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Sunday, September 29, 2002

Technology

MuVo: Big sound, big limitations
Gizmos

By Matthew Fordahl
Associated Press

In the high-tech universe, less is often more. Smaller and cheaper chips power endless combinations, turning handhelds into cell phones, phones into Internet browsers and digital cameras into camcorders.

Creative Technology Ltd.'s new Novad MuVo is both an MP3 music player and a digital storage device. It packs a lot into a plastic shell roughly the size and weight of a Bic lighter.

But as often happens when the features of two devices are merged into a single gadget, the MuVo lost a lot in the process.

For anyone who wants an MP3 player and storage that can be attached to a key chain, it's a better deal -- technologically if not financially -- to buy them separately.

The 64-megabyte MuVo now available online and in stores costs $130. A 128-MB version, available later this month, costs $170. By comparison, a 64-megabyte standalone storage device runs about $70. Competitive solid-state music players with far more features start at about $99.

As a storage device, the MuVo works very well. Its memory module unsnaps from a plastic sleeve that holds the battery and inserts into a Universal Serial Bus port on any computer running Windows 98 or later.

All files -- be they MP3 songs, PowerPoint presentations or Word documents -- transfer fast enough, though at USB 1.1 speeds. Filling up all 128 megabytes on the high-end model takes only a few minutes.

The gadget appears on the computer as another disk drive, and files can be moved onto it simply by dragging. It works without any special software in Windows 2000 and XP. New drivers must be installed in Windows 98.

What makes MuVo unique is its ability to play MP3 and Window Media music files. It's as simple as downloading the songs like any other file to the memory module, snapping the unit back together and plugging in a set of headphones.

The sound quality is very good. Creative, after all, is well known for its Sound Blaster audio cards and Nomad Jukebox players.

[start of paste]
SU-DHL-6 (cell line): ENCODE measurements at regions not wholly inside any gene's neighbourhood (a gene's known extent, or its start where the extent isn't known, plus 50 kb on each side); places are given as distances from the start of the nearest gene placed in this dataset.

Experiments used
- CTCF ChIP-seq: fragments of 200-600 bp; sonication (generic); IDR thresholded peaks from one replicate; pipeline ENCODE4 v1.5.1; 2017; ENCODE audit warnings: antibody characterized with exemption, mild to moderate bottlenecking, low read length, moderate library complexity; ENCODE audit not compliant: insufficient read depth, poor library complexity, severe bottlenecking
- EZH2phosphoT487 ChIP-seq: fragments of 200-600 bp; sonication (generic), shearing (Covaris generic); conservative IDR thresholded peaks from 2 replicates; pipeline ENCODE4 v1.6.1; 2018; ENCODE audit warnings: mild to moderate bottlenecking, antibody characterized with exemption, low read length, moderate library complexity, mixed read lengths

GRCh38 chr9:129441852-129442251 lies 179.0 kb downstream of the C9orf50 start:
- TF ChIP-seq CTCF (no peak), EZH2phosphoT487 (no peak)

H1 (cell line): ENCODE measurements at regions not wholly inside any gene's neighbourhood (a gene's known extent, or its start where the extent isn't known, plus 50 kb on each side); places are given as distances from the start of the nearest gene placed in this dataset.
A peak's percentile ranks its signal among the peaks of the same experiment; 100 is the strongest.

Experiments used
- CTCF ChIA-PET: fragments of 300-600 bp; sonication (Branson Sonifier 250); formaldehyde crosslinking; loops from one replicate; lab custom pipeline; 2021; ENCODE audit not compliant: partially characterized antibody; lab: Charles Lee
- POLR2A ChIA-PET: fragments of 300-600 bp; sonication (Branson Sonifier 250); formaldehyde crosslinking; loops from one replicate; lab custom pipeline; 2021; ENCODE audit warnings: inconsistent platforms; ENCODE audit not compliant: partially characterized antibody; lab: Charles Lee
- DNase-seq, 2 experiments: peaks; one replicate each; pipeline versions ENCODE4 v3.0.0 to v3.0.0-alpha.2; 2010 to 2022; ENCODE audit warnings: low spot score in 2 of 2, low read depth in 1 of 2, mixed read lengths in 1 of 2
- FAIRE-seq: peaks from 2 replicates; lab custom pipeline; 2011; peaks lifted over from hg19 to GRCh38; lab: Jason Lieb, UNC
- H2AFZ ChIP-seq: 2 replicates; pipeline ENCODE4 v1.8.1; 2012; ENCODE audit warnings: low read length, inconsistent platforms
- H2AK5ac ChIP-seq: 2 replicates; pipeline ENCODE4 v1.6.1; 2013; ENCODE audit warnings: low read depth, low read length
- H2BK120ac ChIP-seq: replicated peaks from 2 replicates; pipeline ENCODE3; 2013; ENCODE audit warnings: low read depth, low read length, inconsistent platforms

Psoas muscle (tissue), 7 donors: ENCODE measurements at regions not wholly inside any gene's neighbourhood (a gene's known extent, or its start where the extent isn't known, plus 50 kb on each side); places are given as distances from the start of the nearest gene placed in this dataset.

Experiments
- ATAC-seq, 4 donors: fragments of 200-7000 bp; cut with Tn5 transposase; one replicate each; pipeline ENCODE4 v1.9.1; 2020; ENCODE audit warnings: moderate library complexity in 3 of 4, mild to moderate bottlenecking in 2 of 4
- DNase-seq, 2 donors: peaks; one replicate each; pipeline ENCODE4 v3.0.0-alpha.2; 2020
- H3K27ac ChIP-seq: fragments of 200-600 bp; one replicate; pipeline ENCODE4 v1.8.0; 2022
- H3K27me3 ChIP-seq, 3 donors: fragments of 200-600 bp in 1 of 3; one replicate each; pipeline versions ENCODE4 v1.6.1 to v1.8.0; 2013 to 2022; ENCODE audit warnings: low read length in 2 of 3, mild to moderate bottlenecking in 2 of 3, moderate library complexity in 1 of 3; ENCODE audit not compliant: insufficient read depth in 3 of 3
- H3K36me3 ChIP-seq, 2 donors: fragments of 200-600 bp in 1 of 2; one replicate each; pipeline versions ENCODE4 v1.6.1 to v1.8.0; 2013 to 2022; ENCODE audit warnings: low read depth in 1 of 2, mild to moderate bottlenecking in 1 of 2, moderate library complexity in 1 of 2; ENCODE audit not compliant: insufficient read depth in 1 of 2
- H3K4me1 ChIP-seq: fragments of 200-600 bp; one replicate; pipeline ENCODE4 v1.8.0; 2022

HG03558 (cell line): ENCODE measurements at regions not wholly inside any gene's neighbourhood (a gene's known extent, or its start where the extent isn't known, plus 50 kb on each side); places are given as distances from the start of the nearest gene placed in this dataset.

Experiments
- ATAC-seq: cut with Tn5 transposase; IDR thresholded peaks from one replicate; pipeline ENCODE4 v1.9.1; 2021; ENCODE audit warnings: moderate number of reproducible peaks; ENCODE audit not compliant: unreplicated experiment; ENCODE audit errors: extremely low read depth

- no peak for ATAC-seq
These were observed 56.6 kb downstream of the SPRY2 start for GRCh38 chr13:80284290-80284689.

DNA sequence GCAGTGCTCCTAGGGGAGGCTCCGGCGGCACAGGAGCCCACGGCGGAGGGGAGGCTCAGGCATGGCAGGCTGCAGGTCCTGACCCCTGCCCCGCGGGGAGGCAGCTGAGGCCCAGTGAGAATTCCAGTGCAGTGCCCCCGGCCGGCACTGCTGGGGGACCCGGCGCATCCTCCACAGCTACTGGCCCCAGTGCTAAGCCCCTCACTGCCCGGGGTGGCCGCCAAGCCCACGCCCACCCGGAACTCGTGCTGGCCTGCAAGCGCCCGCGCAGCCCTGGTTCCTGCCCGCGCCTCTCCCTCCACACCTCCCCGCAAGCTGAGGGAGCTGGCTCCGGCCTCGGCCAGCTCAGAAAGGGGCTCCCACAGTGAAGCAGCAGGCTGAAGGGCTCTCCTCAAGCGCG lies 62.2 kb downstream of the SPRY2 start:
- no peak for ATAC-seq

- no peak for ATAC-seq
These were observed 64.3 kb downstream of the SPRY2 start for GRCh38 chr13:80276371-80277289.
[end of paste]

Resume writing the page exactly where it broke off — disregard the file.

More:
Data files reduce the number of songs you can transfer. With no data files, the 128 megabyte version held about 25 average-length songs encoded at 128 to 160 kilobits per second.

The MuVo is advertised to last for 12 hours on its single AAA battery. In my test, it lasted a little less than 11 hours. But the long battery life, which is roughly twice as much as the competition, does come at a big price.

The MuVo preserves juice because it lacks a display, which is standard equipment on all rival digital music players.

A lot is lost. There's no display of the current song or the lineup. There's no indication of how long a tune is playing. There are no equalizer settings. And there's no way to tell, except a few minutes before the music dies, when the battery will finally poop out.

Instead of a liquid crystal display, the MuVo has a single light emitting diode. It flashes green when repeat mode is selected. It flashes red a few minutes before the battery gives up the ghost.

It's not very intuitive, and very difficult to see in the bright sun.

Once during my tests, the LED went from solid green to solid red during a drive. The music stopped, and only removing and reinserting the battery brought the gizmo back to life.

There's also no way to randomize the song order.

Songs transferred to the player first, play first. A button repeats tracks or sections of tracks -- something somehow indicated by the flashes of the LED.

After a couple years of being spoiled by the high-quality of players like Apple Computer's iPod, SonicBlue's Rio and Creative's Nomad JukeBox, the MuVo's buttons felt cheap.

In fact, they're the same type used on players given away for free to subscribers of Audible Inc., which sells audio books in a digital format for audio players. (Audible books don't work with MuVo.)

MuVo users who run into trouble won't find much help on Creative's Web site, which seems only to offer sales pitches and specifications.On the Net:www.nomadworld.com/products/muvo/

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